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Polymorphism & Interfaces : 

Polymorphism & Interfaces

Example class hierarchy : 

Example class hierarchy Animal Cat Dog Horse

Polymorphism : 

Polymorphism Normally we have this when we create an object: Dog dog = new Dog(); Polymorphism allows us to also do this: Animal pet = new Dog(); The object reference variable can be a super class of the actual object type! (Does NOT work the other way around: Dog is an Animal but Animal is not necessarily a Dog)

Where Polymorphism is Helpful : 

Where Polymorphism is Helpful Arrays Passing parameters Returning values from a method

Polymorphic Array Example : 

Polymorphic Array Example Animal[] myPets = new Animal[5]; myPets[0] = new Cat(); myPets[1] = new Cat(); myPets[3] = new Dog(); for (int i = 0; i < myPets.length; i++) { myPets.feed(); } You can put any subclass of Animal in the Animal array!

Polymorphic Arguments : 

Polymorphic Arguments public class Vet { public void giveShot(Animal pet) { pet.makeNoise(); } } public class PetOwner { Vet vet = new Vet(); Dog dog = new Dog(); Cat cat = new Cat(); vet.giveShot(dog); vet.giveShot(cat); }

Abstract Classes : 

Abstract Classes Sometimes we don’t want to allow an object to be created of a certain type. What exactly would an Animal object be? We use the keyword abstract to prevent a class from ever being instantiated. abstract public class Animal

Abstract Classes : 

Abstract Classes Can still use abstract classes as a reference variable, for the purposes of polymorphism. An abstract class has no use until it is extended! A class that is not abstract is called concrete.

Abstract Methods : 

Abstract Methods An abstract method has no body and is marked with the keyword abstract. public abstract void eat(); If a method is abstract, the class it is contained in must also be abstract. Abstract methods help the programmer to provide a protocol for a group of subclasses. The first concrete class in the inheritance hierarchy must implement the abstract method (i.e. override it and provide it a body)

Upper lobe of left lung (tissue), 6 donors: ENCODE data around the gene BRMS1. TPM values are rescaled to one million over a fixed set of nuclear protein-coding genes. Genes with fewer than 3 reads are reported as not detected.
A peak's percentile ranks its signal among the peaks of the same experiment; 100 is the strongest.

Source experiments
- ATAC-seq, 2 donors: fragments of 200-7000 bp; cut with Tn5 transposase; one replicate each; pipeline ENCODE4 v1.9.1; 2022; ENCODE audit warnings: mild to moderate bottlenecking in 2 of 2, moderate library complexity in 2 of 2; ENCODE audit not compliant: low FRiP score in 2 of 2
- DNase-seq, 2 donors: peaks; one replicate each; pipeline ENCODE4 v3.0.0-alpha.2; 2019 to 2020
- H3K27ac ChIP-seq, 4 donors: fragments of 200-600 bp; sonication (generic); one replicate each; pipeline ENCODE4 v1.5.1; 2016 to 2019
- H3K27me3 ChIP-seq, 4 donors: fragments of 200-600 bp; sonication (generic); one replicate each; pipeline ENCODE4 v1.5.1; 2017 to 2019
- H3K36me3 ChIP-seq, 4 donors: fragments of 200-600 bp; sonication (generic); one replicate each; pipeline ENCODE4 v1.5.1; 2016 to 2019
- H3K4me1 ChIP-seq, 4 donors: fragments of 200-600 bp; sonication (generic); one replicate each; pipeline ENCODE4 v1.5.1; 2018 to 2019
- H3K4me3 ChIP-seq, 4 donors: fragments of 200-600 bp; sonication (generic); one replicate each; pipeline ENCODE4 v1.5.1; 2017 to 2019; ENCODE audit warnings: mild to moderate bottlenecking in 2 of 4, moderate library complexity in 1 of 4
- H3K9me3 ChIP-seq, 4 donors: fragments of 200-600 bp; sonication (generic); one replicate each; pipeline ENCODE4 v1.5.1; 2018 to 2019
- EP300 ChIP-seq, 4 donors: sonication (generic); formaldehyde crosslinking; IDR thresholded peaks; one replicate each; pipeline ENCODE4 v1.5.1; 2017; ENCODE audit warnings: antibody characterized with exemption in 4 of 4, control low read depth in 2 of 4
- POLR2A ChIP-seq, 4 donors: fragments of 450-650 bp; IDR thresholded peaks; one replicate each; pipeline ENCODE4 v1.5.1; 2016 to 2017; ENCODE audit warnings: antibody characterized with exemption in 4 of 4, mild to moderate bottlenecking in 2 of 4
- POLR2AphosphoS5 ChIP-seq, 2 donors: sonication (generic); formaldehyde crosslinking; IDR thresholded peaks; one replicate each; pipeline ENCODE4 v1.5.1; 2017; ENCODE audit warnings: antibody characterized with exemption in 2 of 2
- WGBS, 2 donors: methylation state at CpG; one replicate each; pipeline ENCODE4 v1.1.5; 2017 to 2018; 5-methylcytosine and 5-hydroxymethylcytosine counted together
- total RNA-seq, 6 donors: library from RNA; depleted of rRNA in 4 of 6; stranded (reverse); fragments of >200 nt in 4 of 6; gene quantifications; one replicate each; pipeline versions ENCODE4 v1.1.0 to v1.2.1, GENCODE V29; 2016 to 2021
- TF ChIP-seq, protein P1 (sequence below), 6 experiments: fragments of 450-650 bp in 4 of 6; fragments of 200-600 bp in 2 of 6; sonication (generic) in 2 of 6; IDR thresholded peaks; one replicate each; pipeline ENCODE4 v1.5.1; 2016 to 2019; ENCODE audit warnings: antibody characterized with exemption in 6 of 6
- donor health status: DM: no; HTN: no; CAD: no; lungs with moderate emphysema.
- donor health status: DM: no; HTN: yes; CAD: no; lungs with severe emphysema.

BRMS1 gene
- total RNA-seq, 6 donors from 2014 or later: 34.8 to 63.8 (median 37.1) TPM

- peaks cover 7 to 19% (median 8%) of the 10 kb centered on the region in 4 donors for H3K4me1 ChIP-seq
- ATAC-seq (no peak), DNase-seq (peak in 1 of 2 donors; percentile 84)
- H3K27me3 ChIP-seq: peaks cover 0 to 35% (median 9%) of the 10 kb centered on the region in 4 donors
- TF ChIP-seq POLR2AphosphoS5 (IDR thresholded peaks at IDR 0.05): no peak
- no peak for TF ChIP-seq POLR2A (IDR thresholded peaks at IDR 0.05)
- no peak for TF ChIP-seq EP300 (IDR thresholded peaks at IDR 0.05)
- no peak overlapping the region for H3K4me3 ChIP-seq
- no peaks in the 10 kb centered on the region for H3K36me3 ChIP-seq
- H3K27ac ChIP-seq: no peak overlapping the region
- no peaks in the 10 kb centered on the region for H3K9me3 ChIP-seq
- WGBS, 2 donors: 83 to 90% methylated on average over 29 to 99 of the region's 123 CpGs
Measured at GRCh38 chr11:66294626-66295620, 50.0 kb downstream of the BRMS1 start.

Side Effects of Polymorphism : 

Side Effects of Polymorphism ArrayList pets = new ArrayList(); Dog dog = new Dog(); pets.add(dog); int index = pets.indexOf(dog); Dog dog1 = pets.get(index); // won’t work Object dog2 = pets.get(index); dog2.bark(); // won’t work ((Dog)dog2).bark(); // works because of casting if (dog2 instanceof Dog) { // being careful ((Dog)dog2).bark(); } Dog dog3 = (Dog) pets.get(index); // works because of casting if (dog2 instanceof Dog) { // being careful Dog dog4 = (Dog) dog2; }

Slide 11: 

Animal Canine Feline Wolf Dog Cat Tiger Lion But remember we said that Java does not support multiple inheritance. There is a solution however: interfaces.

Interfaces : 

Interfaces Interface: A collection of constants and abstract methods that cannot be instantiated. A class implements an interface by providing method implementations for each of the abstract methods defined in the interface. public class Dog extends Canine implements Pet

Interfaces : 

Interfaces public interface Pet { public abstract void beFriendly(); public abstract void play(); } public class Dog extends Canine implements Pet { public void beFriendly() { wagTail(); } public void play() { chaseBall(); } . . . all the other Dog methods . . . } Explicitly typing in public and abstract is not necessary since they MUST be public and abstract Must implement these methods since they are in Pet

Interfaces vs. Subclasses : 

Interfaces vs. Subclasses Make a subclass only when you want to make a more specific version of a class. Use an interface when you want to define a role that other classes can play, regardless of where those classes are in the inheritance tree.

Polymorphism via Interfaces : 

Polymorphism via Interfaces An interface reference variable can be used to refer to any object of any class that implements that interface. This works the same with superclasses. Pet myPet = new Dog(); The same side effects of polymorphism occur with interfaces as with inheritance.

Comparable Interface : 

Comparable Interface Defined in the java.lang package Only contains one method: compareTo which takes an object as a parameter and returns an integer. Returns a negative integer, zero, or a positive integer as this object is less than, equal to, or greater than the specified object. Provides a common mechanism for comparing one object to another. http://java.sun.com/j2se/1.5.0/docs/api/java/lang/Comparable.html